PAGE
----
Can value continue outperforming growth, or are growth shares moving into “value” territory?

Can value continue outperforming growth, or are growth shares moving into “value” territory?

As published in FA News on 17 Feb, 2022 by Kyle Wales

Value shares – those companies that are underappreciated and thus typically undervalued by most investors – managed to hold their own during a volatile start to the year and when the rest of the market was losing ground.

This has seen the value versus growth debate rear its head again.

Growth shares (unlike value shares) are those companies expected to grow faster than the rest of the market. Thus, growth investors expect them to have the greatest return potential despite appearing expensive.

The MSCI ACWI Value Index and the MSCI ACWI Growth Index are good representations of how each of these camps is performing, and these show that the Value Index (flat for the year thus far) outperformed the Growth Index (down some 10% in January) by a wide margin.

Value stocks, however, have underperformed their growth counterparts for many years. Thus, the extent of the recent outperformance of value stocks may be exaggerated because it is calculated off a low base.

If one looks at how value and growth have performed over more meaningful periods (let’s take five years, a more appropriate holding period for equities[1]), growth stocks would have to decline by a further 50% relative to value stocks for value stocks to merely equal the return of growth stocks over the last five and ten years.

While value investing had a good run in January and it’s tempting to follow the money, the reality is that the pure forms of both investing styles – value and growth – have their drawbacks.

Growth investors frequently fall into the trap of paying too much for the sexy stocks of the moment. Value investors frequently buy companies on high current earnings (or dividend) yields, only to see them whittle away because they face serious, sometimes existential, challenges.

For the longer-term investor who wants to buy companies at a reasonable price, as measured by the extent of their discount to their “fair” or “intrinsic” value, rather than timing the growth cycle or value cycle (growth shares and value shares tend to outperform at different times), these distinctions are also beginning to lose their relevance.

The value of any asset should be measured by the net present value “NPV” of cashflows attached to that asset. Investors should be relatively indifferent to a higher-yielding stock that is growing at a slower rate than a low yielding stock growing at a faster rate.

While value investors may steer clear of companies trading at high price-earnings (P/E) and price to book (P/B) multiples, these need to be considered in the context of future growth rates because the multiple a fast-growing company trades on can contract pretty quickly. Growth, in other words, has a “value” to investors, and the compounding effect of high growth rates should not be ignored.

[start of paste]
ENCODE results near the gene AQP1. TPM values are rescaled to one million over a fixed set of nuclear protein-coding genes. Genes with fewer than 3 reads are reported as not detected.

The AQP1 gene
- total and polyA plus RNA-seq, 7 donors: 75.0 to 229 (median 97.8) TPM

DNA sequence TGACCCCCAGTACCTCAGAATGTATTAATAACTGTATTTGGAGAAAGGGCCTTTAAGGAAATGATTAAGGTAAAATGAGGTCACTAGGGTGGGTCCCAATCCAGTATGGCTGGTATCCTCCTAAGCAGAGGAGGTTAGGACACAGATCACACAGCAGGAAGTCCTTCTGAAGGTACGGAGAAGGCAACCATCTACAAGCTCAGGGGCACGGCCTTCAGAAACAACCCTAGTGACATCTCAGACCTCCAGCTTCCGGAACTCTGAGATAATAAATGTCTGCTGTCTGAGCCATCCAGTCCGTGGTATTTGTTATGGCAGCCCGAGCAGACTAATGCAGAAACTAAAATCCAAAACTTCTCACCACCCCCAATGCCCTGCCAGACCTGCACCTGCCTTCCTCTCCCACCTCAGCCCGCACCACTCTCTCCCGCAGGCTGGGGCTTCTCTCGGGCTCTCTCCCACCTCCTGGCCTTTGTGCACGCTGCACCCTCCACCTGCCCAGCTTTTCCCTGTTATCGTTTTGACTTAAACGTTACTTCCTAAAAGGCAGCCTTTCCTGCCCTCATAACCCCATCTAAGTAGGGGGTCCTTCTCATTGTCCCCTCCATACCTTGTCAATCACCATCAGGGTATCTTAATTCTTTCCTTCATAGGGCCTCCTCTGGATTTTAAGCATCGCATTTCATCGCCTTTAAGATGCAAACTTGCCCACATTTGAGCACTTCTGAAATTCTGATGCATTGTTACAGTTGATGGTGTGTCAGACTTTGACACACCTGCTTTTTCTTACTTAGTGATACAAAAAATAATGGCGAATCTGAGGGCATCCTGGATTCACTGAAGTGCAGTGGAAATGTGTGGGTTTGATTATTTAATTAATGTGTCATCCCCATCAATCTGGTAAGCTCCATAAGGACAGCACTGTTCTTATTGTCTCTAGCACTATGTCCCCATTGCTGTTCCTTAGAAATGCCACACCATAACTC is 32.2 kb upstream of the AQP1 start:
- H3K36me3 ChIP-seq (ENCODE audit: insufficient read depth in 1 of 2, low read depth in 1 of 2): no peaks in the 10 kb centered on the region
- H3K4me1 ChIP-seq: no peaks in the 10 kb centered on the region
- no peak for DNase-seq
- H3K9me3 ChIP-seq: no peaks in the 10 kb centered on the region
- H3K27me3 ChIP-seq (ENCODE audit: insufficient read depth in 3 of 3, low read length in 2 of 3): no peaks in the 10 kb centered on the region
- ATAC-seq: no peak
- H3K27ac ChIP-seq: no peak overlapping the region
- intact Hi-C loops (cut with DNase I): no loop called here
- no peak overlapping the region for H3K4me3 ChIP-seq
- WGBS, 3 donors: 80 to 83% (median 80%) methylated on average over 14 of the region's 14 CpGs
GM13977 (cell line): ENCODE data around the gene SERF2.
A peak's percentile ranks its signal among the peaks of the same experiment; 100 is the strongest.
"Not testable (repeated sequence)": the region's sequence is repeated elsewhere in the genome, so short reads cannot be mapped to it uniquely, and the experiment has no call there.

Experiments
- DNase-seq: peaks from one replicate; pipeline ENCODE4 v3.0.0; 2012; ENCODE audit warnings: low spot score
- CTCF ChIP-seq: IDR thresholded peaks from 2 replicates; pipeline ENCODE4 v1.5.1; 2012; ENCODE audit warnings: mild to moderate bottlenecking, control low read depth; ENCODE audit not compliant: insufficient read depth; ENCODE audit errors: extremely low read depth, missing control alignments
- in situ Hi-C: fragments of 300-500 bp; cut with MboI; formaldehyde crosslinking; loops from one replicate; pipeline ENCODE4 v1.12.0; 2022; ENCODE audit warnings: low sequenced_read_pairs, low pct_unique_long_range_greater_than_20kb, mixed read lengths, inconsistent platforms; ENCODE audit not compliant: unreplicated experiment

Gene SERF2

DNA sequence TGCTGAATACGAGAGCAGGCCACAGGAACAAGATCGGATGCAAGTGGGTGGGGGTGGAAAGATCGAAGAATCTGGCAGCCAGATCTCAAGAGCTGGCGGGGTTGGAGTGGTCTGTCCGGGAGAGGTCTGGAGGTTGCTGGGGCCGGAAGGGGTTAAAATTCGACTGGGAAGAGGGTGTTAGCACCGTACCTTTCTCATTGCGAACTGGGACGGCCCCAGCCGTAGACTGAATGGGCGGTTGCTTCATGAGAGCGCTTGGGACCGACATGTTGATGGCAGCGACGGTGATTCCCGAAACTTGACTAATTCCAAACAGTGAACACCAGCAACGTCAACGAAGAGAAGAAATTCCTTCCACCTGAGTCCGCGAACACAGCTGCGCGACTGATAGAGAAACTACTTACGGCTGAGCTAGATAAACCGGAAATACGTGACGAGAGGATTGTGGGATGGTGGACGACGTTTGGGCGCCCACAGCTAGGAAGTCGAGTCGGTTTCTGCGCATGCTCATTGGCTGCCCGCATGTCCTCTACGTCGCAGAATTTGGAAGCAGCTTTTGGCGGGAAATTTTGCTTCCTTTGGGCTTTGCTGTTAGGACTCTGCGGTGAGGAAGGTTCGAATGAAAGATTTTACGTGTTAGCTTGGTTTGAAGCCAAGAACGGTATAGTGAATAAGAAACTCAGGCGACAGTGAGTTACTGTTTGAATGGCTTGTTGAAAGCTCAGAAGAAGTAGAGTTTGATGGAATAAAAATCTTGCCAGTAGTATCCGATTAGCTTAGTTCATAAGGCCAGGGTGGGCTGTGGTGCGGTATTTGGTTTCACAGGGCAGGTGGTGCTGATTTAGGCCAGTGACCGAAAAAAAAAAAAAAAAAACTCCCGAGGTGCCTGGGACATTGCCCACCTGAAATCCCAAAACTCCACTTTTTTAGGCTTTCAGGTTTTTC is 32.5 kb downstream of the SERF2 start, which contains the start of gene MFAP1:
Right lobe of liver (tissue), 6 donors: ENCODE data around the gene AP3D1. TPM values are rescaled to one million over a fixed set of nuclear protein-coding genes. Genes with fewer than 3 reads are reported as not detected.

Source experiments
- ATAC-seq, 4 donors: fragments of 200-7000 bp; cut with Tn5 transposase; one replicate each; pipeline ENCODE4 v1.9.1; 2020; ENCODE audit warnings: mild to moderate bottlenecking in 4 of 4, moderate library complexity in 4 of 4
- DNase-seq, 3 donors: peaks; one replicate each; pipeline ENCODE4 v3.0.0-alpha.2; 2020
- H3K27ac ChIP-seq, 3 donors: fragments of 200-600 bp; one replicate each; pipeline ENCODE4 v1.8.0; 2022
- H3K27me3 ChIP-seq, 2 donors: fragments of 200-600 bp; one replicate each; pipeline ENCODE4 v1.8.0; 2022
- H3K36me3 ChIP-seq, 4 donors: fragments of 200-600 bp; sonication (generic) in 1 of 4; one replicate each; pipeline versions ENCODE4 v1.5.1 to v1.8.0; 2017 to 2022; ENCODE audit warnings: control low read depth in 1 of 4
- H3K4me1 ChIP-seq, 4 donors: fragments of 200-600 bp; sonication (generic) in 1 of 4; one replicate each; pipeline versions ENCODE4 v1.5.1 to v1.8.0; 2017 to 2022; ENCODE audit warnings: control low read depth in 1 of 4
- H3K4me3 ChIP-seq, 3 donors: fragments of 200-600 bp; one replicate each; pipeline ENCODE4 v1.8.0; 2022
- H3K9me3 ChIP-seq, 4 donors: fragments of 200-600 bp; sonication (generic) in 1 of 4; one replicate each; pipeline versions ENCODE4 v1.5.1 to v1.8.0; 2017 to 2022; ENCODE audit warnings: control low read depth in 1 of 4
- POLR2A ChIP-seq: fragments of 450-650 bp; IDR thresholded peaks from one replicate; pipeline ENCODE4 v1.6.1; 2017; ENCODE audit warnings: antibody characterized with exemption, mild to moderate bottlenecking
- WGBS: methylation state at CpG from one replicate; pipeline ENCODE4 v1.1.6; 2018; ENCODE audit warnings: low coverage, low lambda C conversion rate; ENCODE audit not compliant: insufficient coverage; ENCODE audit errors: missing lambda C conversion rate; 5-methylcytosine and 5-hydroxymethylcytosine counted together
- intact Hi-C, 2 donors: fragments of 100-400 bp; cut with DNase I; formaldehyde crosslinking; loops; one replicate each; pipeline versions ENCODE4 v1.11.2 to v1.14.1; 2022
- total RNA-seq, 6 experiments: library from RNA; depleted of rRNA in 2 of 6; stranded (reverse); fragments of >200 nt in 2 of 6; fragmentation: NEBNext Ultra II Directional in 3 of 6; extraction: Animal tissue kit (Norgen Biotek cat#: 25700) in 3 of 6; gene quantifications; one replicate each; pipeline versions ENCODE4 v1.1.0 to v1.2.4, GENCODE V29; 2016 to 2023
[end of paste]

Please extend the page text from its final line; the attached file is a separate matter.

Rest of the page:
By contrast, “reversion to the mean”, which refers to the tendency of share prices to return to their historical averages and is the cornerstone of many value philosophies, can only happen once before a replacement stock needs to be found for a portfolio. This has implications for the amount of research an investor needs to do and the extent of the times you need to sell and buy shares, increasing trading costs.

Growth stocks on the right side of a disruptive world

Part of the reason that value has outperformed growth has simply been that we are living in a world of disruption, and growth stocks have been on the right side of those changes. If anything, the rate of change in the world is more likely to increase than decrease – and this is the type of environment that favours growth rather than value stocks.

In the recent quarterly reporting cycle, the 20%+ sell-offs in Meta (Facebook) and Paypal have attracted much scrutiny. While some investor’s view this as a comeuppance for investors with a growth bent, a far more productive exercise is to interrogate whether investors are being offered attractive entry points into these shares after their recent sell-off.

Meta now trades on a forward P/E multiple (after factoring in broker downgrades and deducting share remuneration expenses) of 20X, but it is still expected to grow earnings 17.7% in 2022. This is despite competitive threats from Tik-Tok.

A compelling case can also be made for its earnings or “E” being low because all the costs of building the “metaverse” are in this number but little in the way of “Metaverse” revenues. Any success Meta has in this space thus constitutes a free call option for long-term investors.

In the case of Paypal, it has downgraded its revenue guidance for 2022 from 18% to 15-17%. Hardly a train smash, especially considering that management teams normally guide low. It mostly attributes this downgrade to macro factors like slower ecommerce growth (as the world re-opens post-pandemic) and the roll-off of Covid grants. Management asserts that its competitive position has never been stronger and has stuck to the guidance in its five-year plan of 20% per year (in year two).

While Paypal certainly does not trade on a low multiple (26X on a forward basis), this contracts to 13X three years out based on management’s guidance.

A rebound in the performance of value stocks was long overdue due to the massive underperformance of value stocks relative to growth stocks, but time will tell whether this outperformance can continue. Ironically, one of the largest obstacles to it continuing may actually be that post the recent falls in the share prices of so-called “growth” stocks, they may actually be moving into “value” territory.

[1] From 27 Jan 2017 to today